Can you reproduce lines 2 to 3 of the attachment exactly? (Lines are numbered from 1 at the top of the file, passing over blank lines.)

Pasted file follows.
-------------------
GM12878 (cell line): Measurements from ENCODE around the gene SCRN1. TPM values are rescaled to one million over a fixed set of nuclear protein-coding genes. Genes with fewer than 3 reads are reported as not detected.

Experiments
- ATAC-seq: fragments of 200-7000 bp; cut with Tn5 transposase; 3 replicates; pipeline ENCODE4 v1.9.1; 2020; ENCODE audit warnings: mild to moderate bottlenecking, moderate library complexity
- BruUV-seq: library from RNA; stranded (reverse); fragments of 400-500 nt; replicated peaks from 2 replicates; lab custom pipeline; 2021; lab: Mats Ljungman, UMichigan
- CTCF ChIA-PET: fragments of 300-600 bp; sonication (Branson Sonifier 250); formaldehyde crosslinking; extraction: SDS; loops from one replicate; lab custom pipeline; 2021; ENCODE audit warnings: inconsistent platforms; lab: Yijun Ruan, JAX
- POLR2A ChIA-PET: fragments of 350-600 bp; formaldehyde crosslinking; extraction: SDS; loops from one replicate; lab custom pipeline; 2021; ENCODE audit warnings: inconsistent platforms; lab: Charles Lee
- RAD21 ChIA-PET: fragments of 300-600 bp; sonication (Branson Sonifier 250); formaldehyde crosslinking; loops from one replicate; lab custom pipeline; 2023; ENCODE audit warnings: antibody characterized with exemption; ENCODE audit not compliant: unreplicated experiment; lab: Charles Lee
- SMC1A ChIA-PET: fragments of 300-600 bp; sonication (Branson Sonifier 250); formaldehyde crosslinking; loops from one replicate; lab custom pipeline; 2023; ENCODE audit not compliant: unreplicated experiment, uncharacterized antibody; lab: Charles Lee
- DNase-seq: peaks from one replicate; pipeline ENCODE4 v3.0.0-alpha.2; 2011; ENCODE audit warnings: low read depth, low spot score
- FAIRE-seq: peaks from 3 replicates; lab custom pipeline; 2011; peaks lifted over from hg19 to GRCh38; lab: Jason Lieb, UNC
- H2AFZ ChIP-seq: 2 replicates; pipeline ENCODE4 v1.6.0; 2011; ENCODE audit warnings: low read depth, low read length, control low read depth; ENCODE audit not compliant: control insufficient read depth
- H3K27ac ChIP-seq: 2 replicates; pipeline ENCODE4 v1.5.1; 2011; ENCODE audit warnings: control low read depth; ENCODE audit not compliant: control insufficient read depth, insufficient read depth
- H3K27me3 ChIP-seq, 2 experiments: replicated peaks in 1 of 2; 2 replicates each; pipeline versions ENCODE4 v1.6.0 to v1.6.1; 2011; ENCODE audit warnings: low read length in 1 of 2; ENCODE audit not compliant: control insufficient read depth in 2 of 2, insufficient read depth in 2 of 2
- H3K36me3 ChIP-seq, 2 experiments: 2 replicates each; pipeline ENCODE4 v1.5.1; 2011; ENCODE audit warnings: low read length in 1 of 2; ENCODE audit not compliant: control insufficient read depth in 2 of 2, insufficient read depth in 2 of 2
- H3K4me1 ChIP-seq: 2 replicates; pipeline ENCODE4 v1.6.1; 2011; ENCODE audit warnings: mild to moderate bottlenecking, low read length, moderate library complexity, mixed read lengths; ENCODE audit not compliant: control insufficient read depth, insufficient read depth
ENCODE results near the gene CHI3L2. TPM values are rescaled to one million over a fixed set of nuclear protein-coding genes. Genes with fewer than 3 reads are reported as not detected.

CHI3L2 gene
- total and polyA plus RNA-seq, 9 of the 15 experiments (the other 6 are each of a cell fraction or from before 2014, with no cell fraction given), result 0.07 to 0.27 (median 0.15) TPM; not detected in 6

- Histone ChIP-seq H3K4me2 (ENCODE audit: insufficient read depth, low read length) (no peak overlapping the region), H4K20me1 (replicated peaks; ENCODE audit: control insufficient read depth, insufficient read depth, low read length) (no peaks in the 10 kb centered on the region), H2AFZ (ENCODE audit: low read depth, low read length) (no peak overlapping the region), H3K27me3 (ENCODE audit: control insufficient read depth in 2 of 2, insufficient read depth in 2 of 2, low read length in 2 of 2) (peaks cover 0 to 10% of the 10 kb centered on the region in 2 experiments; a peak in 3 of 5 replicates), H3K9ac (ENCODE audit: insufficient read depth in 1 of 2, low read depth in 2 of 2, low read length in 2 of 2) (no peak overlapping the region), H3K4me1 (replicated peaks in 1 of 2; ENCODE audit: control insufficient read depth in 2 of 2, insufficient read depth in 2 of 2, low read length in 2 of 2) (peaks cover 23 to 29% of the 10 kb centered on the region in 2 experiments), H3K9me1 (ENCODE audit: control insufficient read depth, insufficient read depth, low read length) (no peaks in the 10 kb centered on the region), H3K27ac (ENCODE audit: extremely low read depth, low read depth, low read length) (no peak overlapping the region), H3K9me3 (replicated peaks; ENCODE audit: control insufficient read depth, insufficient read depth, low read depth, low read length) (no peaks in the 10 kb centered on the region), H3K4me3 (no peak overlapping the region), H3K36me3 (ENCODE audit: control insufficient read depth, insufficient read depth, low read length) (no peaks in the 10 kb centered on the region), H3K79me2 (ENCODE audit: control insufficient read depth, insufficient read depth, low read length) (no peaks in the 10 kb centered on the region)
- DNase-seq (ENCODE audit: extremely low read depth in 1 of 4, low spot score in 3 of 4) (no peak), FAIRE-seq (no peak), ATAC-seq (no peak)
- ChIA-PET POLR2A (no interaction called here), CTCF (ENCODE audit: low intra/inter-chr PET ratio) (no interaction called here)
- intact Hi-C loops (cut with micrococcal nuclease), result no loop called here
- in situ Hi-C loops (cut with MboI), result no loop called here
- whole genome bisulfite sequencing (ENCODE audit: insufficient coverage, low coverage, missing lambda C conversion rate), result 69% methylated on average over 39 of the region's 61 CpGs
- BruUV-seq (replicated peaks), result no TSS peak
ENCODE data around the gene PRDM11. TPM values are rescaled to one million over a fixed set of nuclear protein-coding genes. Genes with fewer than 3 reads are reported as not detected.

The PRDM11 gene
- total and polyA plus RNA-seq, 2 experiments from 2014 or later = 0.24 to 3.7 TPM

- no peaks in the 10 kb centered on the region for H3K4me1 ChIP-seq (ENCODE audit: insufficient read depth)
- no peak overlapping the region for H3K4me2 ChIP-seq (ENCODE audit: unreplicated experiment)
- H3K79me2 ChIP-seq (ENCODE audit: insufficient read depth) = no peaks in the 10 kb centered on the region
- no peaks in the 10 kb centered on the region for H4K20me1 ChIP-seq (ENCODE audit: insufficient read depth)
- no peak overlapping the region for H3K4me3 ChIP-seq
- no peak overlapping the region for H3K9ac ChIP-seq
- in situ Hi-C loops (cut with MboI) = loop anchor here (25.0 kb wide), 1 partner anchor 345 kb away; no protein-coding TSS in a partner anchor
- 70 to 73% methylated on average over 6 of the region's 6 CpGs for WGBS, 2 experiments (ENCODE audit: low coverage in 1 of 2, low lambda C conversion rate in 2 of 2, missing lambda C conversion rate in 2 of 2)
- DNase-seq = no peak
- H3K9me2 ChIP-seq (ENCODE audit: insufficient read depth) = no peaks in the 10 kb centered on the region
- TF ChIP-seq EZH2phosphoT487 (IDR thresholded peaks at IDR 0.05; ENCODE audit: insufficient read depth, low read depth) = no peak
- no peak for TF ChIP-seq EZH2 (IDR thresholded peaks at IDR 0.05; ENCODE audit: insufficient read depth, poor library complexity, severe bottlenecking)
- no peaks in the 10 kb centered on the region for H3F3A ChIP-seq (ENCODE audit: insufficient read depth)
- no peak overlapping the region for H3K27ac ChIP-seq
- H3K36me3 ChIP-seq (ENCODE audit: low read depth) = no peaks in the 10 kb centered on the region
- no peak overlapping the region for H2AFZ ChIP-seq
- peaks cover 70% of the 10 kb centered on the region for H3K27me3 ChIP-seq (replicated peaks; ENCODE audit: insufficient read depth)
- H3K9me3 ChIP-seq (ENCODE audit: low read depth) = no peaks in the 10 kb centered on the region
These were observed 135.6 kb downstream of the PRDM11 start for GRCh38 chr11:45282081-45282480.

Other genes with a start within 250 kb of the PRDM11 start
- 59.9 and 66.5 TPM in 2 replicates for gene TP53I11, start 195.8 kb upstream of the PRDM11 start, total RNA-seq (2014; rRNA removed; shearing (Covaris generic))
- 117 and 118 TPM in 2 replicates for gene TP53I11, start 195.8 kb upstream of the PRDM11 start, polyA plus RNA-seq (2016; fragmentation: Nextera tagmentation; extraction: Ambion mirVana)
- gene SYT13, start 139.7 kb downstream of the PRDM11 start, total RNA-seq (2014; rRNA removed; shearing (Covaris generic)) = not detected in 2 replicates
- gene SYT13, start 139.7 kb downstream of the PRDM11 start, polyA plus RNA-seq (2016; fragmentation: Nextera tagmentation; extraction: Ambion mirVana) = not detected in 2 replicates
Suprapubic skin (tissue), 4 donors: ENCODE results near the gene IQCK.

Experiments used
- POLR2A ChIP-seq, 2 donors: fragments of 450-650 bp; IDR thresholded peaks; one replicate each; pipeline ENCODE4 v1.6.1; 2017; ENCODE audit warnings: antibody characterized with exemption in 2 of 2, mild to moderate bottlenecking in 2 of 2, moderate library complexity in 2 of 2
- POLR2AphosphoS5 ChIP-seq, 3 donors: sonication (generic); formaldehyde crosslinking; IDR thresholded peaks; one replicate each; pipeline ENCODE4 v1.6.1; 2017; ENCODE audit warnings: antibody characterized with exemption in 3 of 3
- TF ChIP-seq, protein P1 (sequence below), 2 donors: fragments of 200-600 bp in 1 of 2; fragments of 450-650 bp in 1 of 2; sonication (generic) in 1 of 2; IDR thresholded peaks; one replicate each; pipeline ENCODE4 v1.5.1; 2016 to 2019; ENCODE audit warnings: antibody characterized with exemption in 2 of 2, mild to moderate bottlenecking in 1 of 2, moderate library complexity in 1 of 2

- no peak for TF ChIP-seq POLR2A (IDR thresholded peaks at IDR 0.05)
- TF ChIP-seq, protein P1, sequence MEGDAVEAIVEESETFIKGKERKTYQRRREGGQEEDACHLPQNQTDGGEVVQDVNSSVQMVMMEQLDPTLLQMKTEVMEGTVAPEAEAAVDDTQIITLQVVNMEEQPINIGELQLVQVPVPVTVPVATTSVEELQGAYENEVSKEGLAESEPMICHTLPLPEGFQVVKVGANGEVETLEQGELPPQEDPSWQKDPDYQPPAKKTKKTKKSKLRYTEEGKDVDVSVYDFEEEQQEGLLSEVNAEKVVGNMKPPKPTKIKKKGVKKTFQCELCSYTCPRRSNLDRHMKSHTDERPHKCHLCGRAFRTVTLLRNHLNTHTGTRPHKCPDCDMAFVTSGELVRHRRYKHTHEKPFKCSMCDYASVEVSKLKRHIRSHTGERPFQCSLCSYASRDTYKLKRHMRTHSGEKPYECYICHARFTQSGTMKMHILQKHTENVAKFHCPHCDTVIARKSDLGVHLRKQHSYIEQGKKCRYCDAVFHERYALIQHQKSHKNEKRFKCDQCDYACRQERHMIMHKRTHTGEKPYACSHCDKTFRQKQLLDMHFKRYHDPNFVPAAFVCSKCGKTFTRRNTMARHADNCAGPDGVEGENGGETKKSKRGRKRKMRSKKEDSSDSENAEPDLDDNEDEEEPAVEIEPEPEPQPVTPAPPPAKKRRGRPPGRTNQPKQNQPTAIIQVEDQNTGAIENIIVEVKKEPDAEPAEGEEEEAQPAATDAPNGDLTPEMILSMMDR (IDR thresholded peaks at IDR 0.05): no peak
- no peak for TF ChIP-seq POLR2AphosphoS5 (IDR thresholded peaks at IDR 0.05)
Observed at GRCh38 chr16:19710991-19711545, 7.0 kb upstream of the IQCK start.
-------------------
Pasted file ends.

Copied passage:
Experiments
- ATAC-seq: fragments of 200-7000 bp; cut with Tn5 transposase; 3 replicates; pipeline ENCODE4 v1.9.1; 2020; ENCODE audit warnings: mild to moderate bottlenecking, moderate library complexity